Home Game Reviews Break In: Alcatraz Review

Break In: Alcatraz Review

Board Game Review by: :
Andrew Smith

Reviewed by:
On Feb 26, 2021
Last modified:Feb 26, 2021


We review Break In Alcatraz, an escape room style game where players must break into the famous Alcatraz prison, and then break back out again.

Break In AlcatrazThere is a vast array of different escape room in-a-box experiences you can choose from these days. And with people in the middle of a pandemic and all, it’s probably better than going to an actual escape room.

Today we are looking at Break In: Alcatraz. It’s 3D environment really tries to replicate something closer to the physical experience that is often lacking on the tabletop. So let’s see how it works (without any spoilers, of course).

Gameplay Overview:

Break In Alcatraz Box
Most puzzles will have you choosing a solution stick and placing it to a specific colored line to get your answer.

As you might expect, Break In: Alcatraz centers around you trying to break into one of the world’s most secure prisons and subsequently break out with some of your friends in tow. At the beginning you’ll have a couple of cards and must inspect the outer box, eventually opening the sides and revealing more inside.

The solution mechanism revolves around what the game calls “solution sticks.” Each one has a symbol and various colored lines. Most puzzles will have you trying to figure out where to put the solution stick, a symbol to tell you which stick, and a color to determine which line to use. When correctly inserted, an icon will be viewable which matches another card in the deck.

Overall it’s a neat system, but it can be pretty difficult to get started sometimes. The game gives you essentially two different types of clues. Each section of the game has a numbered card that gives you a high-level idea of what to do. There are also puzzle-specific clue cards that will step you through the solution if needed.

Break In Alcatraz Components
The solution sticks will give you a symbol that matches one of the included cards.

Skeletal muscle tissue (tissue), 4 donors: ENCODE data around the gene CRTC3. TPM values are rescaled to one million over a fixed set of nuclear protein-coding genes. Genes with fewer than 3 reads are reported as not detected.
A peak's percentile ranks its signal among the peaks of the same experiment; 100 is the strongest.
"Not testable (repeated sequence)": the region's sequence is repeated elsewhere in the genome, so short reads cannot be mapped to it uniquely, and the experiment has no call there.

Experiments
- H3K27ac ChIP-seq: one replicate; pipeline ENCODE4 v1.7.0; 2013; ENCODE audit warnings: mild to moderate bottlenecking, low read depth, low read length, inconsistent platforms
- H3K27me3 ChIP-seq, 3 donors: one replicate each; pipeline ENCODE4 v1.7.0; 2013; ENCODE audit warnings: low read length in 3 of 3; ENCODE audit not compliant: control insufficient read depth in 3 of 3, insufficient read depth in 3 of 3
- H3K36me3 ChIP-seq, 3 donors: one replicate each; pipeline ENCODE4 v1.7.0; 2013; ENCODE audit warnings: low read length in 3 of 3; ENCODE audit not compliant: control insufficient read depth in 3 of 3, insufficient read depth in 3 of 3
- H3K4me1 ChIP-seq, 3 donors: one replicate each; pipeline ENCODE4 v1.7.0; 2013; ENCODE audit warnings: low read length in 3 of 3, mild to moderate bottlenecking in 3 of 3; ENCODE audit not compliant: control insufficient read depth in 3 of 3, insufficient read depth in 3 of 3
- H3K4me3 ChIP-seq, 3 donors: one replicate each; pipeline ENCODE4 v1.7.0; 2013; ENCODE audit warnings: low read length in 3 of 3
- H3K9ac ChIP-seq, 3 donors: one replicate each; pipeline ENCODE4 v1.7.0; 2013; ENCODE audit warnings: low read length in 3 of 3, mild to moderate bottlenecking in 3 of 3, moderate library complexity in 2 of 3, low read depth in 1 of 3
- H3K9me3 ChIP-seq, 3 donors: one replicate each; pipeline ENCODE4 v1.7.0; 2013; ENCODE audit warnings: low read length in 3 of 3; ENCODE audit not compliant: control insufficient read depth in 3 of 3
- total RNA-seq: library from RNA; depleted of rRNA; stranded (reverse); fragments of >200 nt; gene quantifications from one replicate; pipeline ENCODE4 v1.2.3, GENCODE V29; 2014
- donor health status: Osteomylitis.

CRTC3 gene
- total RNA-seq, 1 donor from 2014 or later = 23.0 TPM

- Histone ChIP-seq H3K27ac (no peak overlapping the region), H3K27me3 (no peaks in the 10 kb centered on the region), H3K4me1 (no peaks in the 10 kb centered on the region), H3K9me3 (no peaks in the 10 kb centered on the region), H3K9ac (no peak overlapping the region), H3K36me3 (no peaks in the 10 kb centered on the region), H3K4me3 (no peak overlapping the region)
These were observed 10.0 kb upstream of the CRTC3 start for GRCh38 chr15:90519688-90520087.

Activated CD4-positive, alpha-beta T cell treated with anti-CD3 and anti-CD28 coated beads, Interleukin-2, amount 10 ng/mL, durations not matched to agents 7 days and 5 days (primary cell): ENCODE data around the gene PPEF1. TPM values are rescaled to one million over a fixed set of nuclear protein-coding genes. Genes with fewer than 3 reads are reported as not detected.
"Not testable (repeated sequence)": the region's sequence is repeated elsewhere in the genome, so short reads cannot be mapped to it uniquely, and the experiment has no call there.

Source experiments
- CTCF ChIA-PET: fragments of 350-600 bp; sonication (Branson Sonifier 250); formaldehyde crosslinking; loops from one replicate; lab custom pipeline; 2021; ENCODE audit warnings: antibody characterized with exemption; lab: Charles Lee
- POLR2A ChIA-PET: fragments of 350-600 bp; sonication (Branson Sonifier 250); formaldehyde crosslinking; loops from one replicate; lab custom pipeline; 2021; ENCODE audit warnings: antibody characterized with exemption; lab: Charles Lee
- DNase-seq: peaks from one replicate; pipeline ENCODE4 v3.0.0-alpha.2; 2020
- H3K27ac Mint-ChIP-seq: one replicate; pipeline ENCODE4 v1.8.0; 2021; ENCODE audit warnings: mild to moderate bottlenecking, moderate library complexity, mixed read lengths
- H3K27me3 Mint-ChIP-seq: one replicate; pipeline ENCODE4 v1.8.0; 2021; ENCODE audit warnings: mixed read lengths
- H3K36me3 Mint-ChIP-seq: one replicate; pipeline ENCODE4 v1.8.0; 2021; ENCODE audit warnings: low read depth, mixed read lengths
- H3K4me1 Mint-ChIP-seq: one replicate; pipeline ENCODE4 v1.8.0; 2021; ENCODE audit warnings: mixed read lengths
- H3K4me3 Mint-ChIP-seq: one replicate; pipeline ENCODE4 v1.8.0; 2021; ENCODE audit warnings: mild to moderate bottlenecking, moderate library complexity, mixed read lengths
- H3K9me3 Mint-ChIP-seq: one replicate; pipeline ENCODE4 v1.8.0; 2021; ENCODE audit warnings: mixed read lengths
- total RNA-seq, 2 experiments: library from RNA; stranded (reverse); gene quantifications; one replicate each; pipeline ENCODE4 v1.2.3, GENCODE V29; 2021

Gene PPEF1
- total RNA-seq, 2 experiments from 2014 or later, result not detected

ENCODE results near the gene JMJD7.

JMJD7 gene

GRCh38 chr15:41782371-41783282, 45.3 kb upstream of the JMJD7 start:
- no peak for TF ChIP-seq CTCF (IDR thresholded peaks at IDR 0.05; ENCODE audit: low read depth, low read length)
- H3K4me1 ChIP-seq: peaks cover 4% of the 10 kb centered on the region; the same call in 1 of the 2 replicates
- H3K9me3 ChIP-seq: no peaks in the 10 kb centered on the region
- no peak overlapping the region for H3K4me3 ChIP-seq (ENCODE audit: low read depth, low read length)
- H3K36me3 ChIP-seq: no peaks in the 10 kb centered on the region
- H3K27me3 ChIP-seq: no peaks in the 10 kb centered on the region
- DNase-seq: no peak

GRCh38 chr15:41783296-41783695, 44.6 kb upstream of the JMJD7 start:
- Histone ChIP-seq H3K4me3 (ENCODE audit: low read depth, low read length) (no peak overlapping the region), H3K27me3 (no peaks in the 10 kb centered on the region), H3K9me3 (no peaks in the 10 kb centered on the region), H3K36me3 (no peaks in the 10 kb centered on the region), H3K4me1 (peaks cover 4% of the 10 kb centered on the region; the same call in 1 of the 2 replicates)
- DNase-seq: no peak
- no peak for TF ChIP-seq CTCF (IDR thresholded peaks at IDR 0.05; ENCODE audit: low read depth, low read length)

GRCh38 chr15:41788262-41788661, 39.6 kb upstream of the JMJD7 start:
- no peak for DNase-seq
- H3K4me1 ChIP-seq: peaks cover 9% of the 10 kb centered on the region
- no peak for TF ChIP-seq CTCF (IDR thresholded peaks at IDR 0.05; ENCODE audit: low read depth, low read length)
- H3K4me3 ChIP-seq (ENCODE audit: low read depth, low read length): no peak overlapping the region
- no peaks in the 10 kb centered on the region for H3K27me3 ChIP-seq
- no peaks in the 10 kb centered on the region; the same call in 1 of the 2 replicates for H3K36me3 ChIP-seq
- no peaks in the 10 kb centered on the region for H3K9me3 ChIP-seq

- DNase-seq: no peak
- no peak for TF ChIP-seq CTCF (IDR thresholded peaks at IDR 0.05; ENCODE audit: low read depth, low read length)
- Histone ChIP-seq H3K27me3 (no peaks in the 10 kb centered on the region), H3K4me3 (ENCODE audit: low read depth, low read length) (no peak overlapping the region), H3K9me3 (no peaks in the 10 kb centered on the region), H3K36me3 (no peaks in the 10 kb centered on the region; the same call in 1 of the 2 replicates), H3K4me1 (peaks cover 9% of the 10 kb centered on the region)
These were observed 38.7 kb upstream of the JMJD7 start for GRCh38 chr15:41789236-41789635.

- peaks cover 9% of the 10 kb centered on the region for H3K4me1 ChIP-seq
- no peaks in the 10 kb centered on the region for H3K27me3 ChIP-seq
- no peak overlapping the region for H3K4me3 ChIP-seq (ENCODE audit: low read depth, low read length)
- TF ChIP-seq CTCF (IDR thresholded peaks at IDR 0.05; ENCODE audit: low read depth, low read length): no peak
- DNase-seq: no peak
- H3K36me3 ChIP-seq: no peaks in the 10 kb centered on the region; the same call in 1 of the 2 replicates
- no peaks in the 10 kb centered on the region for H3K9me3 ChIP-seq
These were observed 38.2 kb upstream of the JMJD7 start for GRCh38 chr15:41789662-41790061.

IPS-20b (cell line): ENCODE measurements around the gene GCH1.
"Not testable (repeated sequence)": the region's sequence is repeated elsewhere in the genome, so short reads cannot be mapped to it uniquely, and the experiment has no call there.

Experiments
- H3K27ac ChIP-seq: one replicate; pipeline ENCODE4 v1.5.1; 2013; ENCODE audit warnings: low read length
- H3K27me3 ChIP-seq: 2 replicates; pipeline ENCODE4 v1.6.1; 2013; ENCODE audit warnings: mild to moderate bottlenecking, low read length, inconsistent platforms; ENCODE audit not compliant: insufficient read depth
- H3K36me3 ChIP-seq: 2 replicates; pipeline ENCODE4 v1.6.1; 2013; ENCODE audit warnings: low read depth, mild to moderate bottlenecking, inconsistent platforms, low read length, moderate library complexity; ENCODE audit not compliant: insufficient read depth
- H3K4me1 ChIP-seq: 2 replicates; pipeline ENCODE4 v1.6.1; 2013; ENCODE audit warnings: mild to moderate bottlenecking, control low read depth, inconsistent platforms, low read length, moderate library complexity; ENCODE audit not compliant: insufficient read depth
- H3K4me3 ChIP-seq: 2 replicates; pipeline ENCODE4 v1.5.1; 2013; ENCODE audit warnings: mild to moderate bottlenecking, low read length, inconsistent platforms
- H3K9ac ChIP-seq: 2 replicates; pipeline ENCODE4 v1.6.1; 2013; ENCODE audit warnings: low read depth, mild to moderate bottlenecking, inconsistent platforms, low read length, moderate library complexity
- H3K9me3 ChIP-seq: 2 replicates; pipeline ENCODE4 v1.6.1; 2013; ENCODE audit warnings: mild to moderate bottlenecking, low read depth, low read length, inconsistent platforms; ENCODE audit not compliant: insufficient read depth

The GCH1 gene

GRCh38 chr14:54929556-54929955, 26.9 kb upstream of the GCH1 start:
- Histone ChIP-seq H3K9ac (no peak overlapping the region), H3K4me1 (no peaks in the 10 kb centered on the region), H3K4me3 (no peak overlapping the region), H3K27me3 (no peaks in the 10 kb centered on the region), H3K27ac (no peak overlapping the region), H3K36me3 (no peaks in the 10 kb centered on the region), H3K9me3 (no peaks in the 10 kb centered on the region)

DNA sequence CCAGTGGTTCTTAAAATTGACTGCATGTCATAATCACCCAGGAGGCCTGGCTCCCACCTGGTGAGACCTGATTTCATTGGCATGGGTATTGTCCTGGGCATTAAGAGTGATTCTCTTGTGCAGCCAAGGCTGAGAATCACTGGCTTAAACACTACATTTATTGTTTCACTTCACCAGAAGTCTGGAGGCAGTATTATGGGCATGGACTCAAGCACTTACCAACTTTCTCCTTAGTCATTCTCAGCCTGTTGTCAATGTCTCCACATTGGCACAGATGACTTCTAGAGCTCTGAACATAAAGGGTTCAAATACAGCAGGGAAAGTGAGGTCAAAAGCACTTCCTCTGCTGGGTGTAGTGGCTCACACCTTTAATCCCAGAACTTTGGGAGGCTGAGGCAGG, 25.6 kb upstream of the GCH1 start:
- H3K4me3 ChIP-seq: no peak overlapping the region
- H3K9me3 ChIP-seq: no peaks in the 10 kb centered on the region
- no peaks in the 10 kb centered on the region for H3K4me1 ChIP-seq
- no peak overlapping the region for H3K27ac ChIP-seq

Game Experience:

Break-In: Alcatraz really does a great job of making a more immersive physical experience than things like the Unlock! series. The way the box unfolds and can be flipped around, opened, rotated, etc. feels more like a traditional escape room adventure.

That said, the puzzles here often come up short. As mentioned in the overview, occasionally it can be difficult to figure out where to get started. The majority of the puzzles really come down to logical reasoning. I would have loved to see more interesting puzzles where the solution takes full advantage of the environment.

Break In Alcatraz Cards
The story comes out over walls of text on cards.

My other gripe is that the story unfolds on a series of very text-heavy cards. Which is fine, there aren’t really many other options. But I personally found it to be poorly written. It’s pretty formulaic and often just not really believable. It loosely uses the story of an actual escape from Alcatraz at times but inserts you, the breaking in character, into the story. I don’t necessarily expect Pulitzer-winning stuff in a board game but the players shouldn’t be laughing out loud at the silliness either.

Also of note: the game can be reassembled and passed onto someone else to play. Although that does require you to be pretty careful about how things are opened and take care not to damage anything as you play.

Final Thoughts:

Break-In: Alcatraz falls firmly in the middle of the road for me in this genre. The physical box and how it can be opened and manipulated is neat. I wish more puzzles took advantage of this, especially early on in the game. The solution system works but it sometimes means you’ll need a hint or two to understand what the game is asking you to do. And some better writing would go a long way here.

Final Score: 3 Stars – Great to see an escape room game that is more than a pile of cards. Just needs to kick up the puzzles and writing.

3 StarsHits:
• The box opening up really gives that physical escape room feeling of progressing from room to room.
• Can be completely reset and replayed by other groups.

• The writing is pretty ridiculous.
• Solution stick system can be hard to grasp.

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